2. In Page Data view, expand Faces Managed Beans > emp (com.MyCompany.TestEmployee) > employee (com.MyCompany.Employee)
  3. Click positionsHeld and drag it to the page.
  4. Drop it below the HTML table.

The Insert JavaBean window will appear

  1. Find the Data control to create combo box and select Tomahawk Data Table.
  2. In the Control Type column, change all of the three rows from Display Text to Tomahawk Output Text.
  3. Click Finish.

A three-column data table was generated. Because positionsHeld has three properties (payrollCode, positionCode, and title), one column was generated for each.

This page (Figure 9) now shows the employee's name and her past positions. All of the controls were created based on the data that you wanted to display, and were automatically generated for you.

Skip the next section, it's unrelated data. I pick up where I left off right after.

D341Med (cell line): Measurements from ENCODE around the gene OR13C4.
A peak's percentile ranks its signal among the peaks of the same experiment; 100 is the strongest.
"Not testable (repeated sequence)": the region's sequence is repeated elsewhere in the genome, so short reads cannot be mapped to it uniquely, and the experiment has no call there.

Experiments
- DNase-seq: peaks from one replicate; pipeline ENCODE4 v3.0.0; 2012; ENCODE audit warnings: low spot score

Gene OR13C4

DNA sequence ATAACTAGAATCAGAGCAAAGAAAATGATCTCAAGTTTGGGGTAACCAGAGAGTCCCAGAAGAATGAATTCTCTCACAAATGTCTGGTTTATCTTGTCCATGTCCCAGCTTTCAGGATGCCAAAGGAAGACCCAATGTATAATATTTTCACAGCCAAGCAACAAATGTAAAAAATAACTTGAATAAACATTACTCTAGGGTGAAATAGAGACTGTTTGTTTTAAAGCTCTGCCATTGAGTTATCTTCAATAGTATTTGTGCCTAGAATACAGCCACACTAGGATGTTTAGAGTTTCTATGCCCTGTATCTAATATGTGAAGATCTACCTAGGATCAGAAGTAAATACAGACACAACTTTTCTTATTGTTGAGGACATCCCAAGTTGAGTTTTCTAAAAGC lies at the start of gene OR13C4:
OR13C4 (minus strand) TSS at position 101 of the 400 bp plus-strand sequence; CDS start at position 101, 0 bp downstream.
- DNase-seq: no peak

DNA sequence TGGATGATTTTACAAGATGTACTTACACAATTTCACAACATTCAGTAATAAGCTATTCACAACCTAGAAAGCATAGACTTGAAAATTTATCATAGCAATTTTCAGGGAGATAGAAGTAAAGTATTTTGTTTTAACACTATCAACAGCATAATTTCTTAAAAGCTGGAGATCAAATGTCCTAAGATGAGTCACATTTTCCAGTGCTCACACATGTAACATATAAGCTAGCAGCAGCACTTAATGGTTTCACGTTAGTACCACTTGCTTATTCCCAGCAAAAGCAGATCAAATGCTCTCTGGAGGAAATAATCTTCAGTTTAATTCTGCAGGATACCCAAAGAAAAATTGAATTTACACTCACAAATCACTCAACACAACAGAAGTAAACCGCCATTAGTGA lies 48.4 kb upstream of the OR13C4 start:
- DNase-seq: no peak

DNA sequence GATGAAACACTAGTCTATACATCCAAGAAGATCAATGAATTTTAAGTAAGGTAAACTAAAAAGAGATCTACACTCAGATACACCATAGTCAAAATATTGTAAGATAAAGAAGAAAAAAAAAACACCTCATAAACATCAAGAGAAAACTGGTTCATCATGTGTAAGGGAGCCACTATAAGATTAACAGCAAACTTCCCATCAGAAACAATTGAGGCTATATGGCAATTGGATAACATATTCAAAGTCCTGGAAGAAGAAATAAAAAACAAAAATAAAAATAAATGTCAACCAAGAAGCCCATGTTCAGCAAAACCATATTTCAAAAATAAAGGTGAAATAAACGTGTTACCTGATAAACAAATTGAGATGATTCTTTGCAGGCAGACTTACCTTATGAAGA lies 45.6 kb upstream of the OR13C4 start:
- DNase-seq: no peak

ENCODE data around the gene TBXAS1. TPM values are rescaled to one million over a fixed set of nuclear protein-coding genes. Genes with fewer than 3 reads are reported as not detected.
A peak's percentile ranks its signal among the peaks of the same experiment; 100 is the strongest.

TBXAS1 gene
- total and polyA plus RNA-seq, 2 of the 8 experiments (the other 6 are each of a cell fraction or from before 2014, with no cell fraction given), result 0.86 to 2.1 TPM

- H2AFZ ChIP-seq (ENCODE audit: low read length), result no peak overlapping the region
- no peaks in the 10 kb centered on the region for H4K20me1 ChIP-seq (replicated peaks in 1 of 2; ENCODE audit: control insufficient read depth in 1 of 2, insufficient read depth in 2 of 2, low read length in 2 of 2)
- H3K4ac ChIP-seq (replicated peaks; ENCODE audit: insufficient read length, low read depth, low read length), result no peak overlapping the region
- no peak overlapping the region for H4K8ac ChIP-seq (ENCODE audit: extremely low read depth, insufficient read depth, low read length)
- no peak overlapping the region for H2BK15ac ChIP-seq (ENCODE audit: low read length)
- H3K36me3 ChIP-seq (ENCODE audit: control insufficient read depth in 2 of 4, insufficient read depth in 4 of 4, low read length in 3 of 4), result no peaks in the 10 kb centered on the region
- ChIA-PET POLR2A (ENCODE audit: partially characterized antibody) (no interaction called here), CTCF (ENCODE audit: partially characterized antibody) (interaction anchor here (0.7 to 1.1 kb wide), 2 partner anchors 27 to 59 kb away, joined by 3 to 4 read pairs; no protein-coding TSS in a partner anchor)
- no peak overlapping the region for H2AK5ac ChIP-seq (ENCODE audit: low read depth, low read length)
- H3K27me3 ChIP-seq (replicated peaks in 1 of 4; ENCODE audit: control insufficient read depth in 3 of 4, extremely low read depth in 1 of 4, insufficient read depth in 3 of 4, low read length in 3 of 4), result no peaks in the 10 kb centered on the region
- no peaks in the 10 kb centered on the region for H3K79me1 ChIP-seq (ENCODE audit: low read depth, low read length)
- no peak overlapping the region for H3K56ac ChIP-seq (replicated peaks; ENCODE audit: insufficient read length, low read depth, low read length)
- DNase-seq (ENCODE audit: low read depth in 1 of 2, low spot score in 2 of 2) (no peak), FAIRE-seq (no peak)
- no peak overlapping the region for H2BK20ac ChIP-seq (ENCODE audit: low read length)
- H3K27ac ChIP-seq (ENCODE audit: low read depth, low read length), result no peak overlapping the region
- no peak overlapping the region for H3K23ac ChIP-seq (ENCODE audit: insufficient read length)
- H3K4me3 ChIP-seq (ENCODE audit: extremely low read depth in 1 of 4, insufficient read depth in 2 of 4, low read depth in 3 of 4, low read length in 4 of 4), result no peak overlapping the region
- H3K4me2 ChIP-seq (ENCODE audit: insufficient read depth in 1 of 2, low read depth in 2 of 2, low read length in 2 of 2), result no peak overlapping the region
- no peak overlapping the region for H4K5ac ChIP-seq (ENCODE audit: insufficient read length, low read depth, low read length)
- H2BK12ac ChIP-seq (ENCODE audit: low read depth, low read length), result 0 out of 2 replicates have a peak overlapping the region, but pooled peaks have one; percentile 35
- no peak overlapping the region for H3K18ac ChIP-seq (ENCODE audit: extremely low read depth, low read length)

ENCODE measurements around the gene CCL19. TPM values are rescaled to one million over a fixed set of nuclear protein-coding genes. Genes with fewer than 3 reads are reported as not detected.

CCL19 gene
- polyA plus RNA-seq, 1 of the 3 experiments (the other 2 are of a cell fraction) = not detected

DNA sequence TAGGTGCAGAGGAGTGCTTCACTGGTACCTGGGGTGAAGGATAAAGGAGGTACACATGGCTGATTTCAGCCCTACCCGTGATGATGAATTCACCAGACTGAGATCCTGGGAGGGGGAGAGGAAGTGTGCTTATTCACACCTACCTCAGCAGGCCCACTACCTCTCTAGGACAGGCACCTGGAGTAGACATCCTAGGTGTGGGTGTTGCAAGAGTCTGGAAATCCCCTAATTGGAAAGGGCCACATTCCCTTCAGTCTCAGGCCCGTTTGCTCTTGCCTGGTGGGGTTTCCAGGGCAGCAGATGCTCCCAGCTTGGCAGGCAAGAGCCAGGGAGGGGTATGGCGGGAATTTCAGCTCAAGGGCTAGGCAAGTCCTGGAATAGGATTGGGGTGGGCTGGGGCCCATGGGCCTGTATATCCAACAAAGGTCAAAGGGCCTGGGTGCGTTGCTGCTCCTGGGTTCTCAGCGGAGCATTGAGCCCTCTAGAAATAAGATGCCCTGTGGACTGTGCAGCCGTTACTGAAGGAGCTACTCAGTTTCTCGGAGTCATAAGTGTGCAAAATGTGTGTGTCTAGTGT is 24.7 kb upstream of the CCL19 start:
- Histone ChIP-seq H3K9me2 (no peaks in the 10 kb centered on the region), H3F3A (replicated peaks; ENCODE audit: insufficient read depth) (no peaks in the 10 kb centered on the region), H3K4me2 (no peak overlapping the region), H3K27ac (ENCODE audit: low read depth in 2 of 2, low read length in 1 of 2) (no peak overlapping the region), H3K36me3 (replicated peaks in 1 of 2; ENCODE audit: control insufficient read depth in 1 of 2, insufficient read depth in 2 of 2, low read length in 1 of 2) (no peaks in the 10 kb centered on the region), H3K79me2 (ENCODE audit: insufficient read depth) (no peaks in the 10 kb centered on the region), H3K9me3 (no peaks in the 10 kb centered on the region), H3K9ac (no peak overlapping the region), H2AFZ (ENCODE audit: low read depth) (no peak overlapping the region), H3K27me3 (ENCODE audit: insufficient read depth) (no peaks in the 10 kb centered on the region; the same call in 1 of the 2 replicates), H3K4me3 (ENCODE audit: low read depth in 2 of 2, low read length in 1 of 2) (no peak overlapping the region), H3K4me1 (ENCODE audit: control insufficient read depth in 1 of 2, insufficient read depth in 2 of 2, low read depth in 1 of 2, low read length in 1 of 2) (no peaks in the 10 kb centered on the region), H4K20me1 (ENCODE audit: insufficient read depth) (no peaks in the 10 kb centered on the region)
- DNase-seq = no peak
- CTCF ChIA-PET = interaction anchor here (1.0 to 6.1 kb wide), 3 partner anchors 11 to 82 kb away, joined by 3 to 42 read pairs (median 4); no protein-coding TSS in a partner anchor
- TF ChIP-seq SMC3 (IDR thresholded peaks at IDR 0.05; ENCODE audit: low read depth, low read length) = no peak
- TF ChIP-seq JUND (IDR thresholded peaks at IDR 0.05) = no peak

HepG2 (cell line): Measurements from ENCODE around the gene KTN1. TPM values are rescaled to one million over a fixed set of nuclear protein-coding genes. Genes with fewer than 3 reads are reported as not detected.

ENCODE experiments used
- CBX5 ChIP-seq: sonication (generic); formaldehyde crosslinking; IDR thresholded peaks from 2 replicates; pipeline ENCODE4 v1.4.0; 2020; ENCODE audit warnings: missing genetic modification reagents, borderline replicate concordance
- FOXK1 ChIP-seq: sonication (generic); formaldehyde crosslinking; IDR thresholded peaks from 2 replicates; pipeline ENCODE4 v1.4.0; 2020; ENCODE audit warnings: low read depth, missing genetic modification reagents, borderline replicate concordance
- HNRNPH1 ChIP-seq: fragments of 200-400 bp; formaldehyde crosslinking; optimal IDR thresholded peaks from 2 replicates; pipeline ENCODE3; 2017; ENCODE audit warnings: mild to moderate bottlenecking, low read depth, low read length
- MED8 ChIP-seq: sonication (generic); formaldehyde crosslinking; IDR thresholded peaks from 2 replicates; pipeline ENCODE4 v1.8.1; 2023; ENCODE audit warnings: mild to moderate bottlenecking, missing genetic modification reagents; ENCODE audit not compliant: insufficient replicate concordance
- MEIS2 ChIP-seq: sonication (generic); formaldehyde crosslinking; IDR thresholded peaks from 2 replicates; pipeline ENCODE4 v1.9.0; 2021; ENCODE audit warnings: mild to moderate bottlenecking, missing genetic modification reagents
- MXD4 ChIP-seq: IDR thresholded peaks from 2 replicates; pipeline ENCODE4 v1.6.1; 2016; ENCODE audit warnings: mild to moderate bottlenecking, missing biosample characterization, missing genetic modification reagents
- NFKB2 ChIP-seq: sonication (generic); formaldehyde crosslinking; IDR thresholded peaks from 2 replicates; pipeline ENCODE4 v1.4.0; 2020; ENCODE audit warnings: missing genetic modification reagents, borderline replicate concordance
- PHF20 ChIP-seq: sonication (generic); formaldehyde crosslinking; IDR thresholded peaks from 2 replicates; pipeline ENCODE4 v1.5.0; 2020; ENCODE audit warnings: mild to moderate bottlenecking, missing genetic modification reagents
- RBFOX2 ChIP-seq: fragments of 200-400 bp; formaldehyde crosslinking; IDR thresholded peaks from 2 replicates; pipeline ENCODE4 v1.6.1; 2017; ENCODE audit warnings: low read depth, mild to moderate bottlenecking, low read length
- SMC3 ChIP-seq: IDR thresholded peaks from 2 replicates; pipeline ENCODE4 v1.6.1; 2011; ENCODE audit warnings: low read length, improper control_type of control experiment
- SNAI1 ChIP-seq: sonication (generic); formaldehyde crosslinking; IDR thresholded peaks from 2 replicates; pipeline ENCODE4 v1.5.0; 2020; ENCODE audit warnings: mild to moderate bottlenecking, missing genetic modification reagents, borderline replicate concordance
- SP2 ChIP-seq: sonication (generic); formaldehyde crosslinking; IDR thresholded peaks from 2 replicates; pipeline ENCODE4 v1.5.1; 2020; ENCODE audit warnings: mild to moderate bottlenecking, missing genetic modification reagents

Figure 9. Data table
Visualization and source tags for a three-column data table

Editing a template in preferences

What if you wanted to look at all of the data templates available in Rational Application Developer (not just the ones that you created in your Library Definition)? To see all of the templates, you can look in Rational Application Developer's preferences.

  1. Go to Window > Preferences.
  2. Expand Web > JavaServer Faces Tools > Generation Templates.

The three sub-pages (Data Templates, Iterative Templates, and Method Templates) contain all of the data templates. This includes both the standard templates that come with Rational Application Developer, and the templates that you created while running the exercises in this article.